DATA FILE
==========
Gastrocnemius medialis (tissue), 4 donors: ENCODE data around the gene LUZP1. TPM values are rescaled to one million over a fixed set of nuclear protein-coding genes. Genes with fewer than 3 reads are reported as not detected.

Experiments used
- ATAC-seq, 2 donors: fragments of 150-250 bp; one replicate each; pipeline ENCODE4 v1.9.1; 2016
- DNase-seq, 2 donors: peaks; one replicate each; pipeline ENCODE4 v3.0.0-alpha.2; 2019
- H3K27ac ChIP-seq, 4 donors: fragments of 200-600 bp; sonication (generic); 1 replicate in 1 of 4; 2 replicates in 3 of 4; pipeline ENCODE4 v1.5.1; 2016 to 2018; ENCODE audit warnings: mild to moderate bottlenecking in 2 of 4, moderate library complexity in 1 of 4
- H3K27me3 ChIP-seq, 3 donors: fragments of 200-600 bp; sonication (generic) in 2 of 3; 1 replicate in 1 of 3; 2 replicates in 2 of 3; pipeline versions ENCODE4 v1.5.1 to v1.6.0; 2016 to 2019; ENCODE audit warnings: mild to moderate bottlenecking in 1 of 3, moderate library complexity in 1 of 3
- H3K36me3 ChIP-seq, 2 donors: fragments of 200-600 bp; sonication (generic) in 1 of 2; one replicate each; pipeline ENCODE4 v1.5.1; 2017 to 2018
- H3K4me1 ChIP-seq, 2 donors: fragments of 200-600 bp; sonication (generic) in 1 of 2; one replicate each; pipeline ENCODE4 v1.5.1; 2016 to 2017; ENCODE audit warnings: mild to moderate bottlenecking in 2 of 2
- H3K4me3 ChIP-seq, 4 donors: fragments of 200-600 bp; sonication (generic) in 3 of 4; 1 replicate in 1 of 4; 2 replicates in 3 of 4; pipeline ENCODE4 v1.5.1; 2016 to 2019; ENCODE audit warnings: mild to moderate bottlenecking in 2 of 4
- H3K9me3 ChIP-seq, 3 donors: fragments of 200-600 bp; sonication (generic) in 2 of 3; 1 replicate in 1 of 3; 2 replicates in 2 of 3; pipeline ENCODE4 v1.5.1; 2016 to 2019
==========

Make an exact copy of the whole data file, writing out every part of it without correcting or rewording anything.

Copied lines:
Gastrocnemius medialis (tissue), 4 donors: ENCODE data around the gene LUZP1. TPM values are rescaled to one million over a fixed set of nuclear protein-coding genes. Genes with fewer than 3 reads are reported as not detected.

Experiments used
- ATAC-seq, 2 donors: fragments of 150-250 bp; one replicate each; pipeline ENCODE4 v1.9.1; 2016
- DNase-seq, 2 donors: peaks; one replicate each; pipeline ENCODE4 v3.0.0-alpha.2; 2019
- H3K27ac ChIP-seq, 4 donors: fragments of 200-600 bp; sonication (generic); 1 replicate in 1 of 4; 2 replicates in 3 of 4; pipeline ENCODE4 v1.5.1; 2016 to 2018; ENCODE audit warnings: mild to moderate bottlenecking in 2 of 4, moderate library complexity in 1 of 4
- H3K27me3 ChIP-seq, 3 donors: fragments of 200-600 bp; sonication (generic) in 2 of 3; 1 replicate in 1 of 3; 2 replicates in 2 of 3; pipeline versions ENCODE4 v1.5.1 to v1.6.0; 2016 to 2019; ENCODE audit warnings: mild to moderate bottlenecking in 1 of 3, moderate library complexity in 1 of 3
- H3K36me3 ChIP-seq, 2 donors: fragments of 200-600 bp; sonication (generic) in 1 of 2; one replicate each; pipeline ENCODE4 v1.5.1; 2017 to 2018
- H3K4me1 ChIP-seq, 2 donors: fragments of 200-600 bp; sonication (generic) in 1 of 2; one replicate each; pipeline ENCODE4 v1.5.1; 2016 to 2017; ENCODE audit warnings: mild to moderate bottlenecking in 2 of 2
- H3K4me3 ChIP-seq, 4 donors: fragments of 200-600 bp; sonication (generic) in 3 of 4; 1 replicate in 1 of 4; 2 replicates in 3 of 4; pipeline ENCODE4 v1.5.1; 2016 to 2019; ENCODE audit warnings: mild to moderate bottlenecking in 2 of 4
- H3K9me3 ChIP-seq, 3 donors: fragments of 200-600 bp; sonication (generic) in 2 of 3; 1 replicate in 1 of 3; 2 replicates in 2 of 3; pipeline ENCODE4 v1.5.1; 2016 to 2019